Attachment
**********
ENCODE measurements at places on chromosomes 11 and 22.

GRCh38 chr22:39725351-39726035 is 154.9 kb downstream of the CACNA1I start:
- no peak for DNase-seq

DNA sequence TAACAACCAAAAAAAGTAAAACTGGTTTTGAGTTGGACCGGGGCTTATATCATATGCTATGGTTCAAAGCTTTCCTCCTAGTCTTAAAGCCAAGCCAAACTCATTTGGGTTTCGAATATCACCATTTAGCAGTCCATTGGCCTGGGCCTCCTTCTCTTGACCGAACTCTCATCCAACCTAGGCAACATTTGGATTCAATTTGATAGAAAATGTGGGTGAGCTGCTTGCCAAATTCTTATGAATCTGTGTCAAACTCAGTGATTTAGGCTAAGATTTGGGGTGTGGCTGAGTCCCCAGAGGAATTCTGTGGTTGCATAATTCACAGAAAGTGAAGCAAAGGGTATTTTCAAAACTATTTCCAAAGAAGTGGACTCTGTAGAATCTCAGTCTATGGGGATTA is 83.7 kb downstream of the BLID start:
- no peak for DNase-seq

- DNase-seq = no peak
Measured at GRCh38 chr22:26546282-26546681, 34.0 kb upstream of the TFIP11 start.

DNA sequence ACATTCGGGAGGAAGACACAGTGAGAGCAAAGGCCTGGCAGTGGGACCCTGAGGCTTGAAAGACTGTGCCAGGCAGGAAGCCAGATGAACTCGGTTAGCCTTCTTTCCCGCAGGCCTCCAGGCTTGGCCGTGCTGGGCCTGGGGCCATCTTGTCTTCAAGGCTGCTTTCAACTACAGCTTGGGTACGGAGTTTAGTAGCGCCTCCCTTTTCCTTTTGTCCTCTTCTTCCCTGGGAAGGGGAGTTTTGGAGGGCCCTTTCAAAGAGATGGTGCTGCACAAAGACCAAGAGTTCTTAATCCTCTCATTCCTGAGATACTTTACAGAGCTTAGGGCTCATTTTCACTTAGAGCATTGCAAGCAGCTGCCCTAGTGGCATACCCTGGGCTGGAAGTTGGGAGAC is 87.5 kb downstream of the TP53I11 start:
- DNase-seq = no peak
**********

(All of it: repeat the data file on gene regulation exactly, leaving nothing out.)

ENCODE measurements at places on chromosomes 11 and 22.

GRCh38 chr22:39725351-39726035 is 154.9 kb downstream of the CACNA1I start:
- no peak for DNase-seq

DNA sequence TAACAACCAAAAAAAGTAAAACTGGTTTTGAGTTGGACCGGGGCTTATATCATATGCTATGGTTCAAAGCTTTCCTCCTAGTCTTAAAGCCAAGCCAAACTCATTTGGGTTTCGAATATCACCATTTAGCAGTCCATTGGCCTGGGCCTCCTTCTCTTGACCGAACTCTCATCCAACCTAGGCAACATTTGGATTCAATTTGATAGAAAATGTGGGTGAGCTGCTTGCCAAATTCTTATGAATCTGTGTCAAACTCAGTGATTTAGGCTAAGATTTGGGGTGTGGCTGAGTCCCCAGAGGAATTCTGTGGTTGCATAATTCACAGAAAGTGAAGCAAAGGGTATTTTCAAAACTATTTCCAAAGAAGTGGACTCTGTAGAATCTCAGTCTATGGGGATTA is 83.7 kb downstream of the BLID start:
- no peak for DNase-seq

- DNase-seq = no peak
Measured at GRCh38 chr22:26546282-26546681, 34.0 kb upstream of the TFIP11 start.

DNA sequence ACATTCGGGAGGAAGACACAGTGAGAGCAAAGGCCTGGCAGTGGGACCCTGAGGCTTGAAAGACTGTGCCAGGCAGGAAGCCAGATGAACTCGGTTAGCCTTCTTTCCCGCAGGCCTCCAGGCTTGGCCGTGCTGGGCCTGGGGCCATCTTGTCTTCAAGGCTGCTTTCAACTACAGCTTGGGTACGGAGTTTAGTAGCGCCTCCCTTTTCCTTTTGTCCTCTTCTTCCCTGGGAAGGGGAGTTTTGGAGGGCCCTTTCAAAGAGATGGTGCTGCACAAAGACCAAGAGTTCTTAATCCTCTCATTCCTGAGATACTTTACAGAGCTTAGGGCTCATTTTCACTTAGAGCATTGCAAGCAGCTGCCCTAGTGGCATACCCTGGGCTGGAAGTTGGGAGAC is 87.5 kb downstream of the TP53I11 start:
- DNase-seq = no peak